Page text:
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Ose Senate Run Likely

Congressman Would Be First ‘Name’ Challenger to Boxer in California

Rep. Doug Ose (R-Calif.) reiterated Tuesday that he will decide by the end of May whether he will challenge Sen. Barbara Boxer (D) in 2004. But Republican strategists on both coasts said they believe the lawmaker from Sacramento will make the race.

If he runs, Ose would be the first major challenger in a race that so far has featured a smorgasbord of possible Republican names but no official candidates. While there is some debate about whether Boxer really is vulnerable, most Republicans agree that Senate hopefuls will need to make their decisions relatively early in order to get a head start in raising money for what will likely be a prohibitively expensive race.

Ose, who is in his third term in the House, formed an exploratory committee in December and, officially, has not yet made up his mind about whether he will run. He said as much in a brief interview Tuesday. But unofficially, GOP officials believe he is a strong bet to run.

“He’s putting things in place in a methodical fashion,” said a Washington Republican strategist, adding that Ose’s planning has advanced far beyond that of the other candidates considering a run.

In late 2002, Ose’s longtime chief of staff, Marko Mlikotin, left the lawmaker’s D.C. office to head up his district operation. Earlier this month, Mlikotin came off the federal payroll, taking a leave of absence from the Congressional job to work full time for the exploratory committee.

“California Republicans are telling the Congressman that Boxer’s record … makes her vulnerable, and they believe he should run in 2004,” Mlikotin said.

Ose has also hired as a general consultant Sacramento-based operative Tony Russo, whose most recent major client was new Hawaii Gov. Linda Lingle (R), the first Republican to win a gubernatorial race there since 1962.

Ose has had conversations with the National Republican Senatorial Committee about the race, and in recent weeks he has been traveling all over California making contacts with potential donors.

“My sense is that he’s talking to the full spectrum of the donor community,” said a California GOP operative. “He’s been making the rounds quite thoroughly.”

One big factor Republicans will be watching to determine Ose’s viability is the size of his checkbook and the extent to which he could self-fund his campaign.

As of September 2002, Roll Call had Ose at No. 11 on its annual list of the 50 richest Members of Congress. At that point, his estimated net worth was $50 million, most of it from the family commercial real estate business and a company he started that specializes in mini-storage facilities.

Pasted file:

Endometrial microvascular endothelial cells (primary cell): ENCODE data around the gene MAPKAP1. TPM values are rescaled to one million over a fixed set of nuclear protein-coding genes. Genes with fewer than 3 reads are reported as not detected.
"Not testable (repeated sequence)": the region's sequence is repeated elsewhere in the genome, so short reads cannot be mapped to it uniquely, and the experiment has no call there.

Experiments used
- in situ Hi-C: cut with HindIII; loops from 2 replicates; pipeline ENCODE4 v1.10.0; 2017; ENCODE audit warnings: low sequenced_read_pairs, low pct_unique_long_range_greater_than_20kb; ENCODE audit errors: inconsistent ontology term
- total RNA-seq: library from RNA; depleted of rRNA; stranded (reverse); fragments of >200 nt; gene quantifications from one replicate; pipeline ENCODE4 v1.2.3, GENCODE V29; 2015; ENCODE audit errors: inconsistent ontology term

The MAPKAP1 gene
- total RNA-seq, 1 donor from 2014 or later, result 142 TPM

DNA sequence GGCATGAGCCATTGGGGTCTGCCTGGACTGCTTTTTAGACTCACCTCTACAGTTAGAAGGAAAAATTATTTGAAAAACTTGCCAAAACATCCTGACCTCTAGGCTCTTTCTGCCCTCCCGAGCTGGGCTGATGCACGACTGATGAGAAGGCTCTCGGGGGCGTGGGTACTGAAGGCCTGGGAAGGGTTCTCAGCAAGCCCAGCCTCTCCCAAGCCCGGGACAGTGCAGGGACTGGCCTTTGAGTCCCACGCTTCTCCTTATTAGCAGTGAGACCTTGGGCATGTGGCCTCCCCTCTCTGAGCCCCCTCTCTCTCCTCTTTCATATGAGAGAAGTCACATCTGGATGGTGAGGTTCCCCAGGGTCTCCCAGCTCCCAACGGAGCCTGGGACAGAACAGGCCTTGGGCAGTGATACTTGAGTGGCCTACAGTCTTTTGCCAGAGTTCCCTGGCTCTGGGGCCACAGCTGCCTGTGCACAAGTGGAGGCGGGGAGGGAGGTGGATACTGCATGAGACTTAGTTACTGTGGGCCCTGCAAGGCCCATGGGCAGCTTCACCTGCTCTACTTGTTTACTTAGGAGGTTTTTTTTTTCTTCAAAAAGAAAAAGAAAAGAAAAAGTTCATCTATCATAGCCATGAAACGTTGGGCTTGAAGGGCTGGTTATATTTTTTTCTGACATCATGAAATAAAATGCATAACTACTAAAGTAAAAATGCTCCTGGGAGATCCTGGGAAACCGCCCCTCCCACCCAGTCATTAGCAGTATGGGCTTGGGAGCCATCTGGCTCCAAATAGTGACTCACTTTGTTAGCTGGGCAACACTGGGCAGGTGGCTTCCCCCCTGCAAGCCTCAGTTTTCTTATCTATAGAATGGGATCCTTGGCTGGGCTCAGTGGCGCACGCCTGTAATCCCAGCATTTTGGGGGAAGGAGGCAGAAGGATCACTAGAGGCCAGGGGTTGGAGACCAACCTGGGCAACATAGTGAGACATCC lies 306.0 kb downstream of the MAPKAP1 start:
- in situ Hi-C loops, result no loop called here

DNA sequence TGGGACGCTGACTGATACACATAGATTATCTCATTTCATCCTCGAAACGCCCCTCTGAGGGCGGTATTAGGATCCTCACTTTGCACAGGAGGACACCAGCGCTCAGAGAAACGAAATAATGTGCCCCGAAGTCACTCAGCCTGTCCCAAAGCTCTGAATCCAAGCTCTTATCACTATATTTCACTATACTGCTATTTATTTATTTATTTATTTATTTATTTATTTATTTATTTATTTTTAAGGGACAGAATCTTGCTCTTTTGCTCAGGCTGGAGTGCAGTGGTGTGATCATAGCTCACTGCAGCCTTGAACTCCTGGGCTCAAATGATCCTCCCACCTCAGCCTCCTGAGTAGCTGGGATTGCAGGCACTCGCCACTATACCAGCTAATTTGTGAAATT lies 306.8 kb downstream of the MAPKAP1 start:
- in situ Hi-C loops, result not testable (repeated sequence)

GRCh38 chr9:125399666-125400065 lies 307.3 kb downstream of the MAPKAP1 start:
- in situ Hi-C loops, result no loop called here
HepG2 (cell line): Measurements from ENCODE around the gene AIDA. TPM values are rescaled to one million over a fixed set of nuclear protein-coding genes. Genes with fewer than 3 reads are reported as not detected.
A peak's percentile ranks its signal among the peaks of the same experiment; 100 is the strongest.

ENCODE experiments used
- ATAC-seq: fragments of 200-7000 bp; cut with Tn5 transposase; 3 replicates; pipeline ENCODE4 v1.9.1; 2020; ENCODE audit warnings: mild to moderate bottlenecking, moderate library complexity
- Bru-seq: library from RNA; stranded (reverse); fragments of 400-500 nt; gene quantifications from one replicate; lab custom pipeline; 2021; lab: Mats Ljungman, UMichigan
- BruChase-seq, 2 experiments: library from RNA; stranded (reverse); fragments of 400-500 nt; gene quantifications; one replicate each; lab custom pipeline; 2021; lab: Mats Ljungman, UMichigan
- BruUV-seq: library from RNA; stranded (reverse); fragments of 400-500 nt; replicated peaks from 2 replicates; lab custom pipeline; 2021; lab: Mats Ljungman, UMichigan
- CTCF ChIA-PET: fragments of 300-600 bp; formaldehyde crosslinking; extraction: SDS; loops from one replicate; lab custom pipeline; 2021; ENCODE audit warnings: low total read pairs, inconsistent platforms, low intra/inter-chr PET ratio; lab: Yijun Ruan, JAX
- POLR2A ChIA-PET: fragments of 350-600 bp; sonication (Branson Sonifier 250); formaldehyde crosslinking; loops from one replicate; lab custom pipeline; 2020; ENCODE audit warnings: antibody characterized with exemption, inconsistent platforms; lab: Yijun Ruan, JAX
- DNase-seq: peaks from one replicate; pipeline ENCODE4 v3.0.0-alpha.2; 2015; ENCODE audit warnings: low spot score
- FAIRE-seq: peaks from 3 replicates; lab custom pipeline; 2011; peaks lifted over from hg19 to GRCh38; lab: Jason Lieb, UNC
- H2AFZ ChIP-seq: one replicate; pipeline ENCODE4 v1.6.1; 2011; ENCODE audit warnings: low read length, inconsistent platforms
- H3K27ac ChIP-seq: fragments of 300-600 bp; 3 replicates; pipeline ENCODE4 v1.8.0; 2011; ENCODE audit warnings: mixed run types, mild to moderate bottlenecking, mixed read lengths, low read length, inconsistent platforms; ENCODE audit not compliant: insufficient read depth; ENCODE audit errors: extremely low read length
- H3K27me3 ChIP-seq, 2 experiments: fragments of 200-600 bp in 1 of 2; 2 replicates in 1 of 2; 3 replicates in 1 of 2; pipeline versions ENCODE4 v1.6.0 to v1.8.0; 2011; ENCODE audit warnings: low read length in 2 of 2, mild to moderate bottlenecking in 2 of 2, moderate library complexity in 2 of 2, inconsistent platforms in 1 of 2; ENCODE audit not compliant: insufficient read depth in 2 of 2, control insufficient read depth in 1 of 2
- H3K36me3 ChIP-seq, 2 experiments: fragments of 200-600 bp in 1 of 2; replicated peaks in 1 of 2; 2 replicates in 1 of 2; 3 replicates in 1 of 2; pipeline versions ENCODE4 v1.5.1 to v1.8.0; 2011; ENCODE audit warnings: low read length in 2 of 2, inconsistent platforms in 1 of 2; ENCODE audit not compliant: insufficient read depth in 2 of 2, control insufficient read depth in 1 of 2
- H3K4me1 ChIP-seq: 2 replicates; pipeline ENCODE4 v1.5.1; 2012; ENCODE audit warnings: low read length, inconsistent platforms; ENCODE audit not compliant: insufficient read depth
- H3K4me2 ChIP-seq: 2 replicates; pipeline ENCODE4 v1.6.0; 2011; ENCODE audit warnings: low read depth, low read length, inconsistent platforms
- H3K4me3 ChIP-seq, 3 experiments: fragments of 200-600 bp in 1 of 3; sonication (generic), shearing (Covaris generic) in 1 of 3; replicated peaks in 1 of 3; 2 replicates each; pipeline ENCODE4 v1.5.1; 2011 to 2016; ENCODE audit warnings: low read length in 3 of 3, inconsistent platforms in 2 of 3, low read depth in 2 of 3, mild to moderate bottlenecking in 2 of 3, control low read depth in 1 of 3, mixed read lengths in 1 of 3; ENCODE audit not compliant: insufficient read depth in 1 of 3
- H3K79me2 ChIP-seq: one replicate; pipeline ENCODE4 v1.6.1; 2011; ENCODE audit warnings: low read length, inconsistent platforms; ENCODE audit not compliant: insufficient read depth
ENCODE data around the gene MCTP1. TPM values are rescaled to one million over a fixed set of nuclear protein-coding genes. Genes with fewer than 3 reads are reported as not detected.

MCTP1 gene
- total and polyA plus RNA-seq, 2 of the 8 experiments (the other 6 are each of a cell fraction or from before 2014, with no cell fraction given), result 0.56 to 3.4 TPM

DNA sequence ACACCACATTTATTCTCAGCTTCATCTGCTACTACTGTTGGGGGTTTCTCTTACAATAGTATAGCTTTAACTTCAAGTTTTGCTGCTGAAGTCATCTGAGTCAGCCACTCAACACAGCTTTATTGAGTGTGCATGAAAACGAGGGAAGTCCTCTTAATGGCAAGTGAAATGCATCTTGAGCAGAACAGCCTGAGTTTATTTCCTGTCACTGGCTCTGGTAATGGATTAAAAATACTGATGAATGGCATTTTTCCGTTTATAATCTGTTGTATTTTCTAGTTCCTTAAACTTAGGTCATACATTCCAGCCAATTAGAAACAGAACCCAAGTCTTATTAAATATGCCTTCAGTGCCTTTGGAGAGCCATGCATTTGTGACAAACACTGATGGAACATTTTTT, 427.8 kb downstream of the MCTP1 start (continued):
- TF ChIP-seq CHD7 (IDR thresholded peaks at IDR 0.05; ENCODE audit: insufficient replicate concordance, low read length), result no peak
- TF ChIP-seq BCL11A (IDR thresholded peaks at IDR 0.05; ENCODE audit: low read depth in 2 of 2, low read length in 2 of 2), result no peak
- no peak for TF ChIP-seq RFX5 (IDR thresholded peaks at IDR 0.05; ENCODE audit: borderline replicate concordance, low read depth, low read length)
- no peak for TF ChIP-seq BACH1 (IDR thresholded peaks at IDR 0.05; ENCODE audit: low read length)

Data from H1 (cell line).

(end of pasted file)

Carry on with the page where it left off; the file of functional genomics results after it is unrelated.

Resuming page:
What is not clear is how much of Ose’s fortune is liquid and thus available for him to pour into his campaign coffers. Most Golden State observers believe a candidate would need at least $20 million to run a viable Senate campaign. In 1998, then-state Treasurer Matt Fong (R) spent $10.7 million in his bid to unseat Boxer, who spent $13.7 million to win a second term.

As of March 31, Ose had $501,000 on hand in his House campaign account. Boxer had $2.1 million in the bank.

Aside from the fundraising issue, ideology will also play a key role in Ose’s ability to challenge Boxer and, more importantly, to win a GOP primary. Several Republican observers predicted that if the moderate Ose emerged as the only top-tier GOP candidate he would likely draw one or more conservative primary challengers.

Ose isn’t the only House Member still pondering a Senate bid. Rep. George Radanovich (R) is also weighing a run and is likely to announce his decision within the next six weeks.

While Radanovich has also been discussing the election with potential donors and GOP officials, his entrance into the race is viewed as far less certain than Ose’s.

Elsewhere in the California Republican delegation, Rep. Darrell Issa has all but taken himself out of Senate consideration, instead choosing to focus on the effort to recall Gov. Gray Davis (D). Rep. Mary Bono (R) is also not expected to run.

Former Los Altos Hills mayor and U.S. Small Business Administration official Toni Casey (R) announced her candidacy on the Internet last week, while U.S. Treasurer Rosario Marin (R) is also considering a Senate bid.

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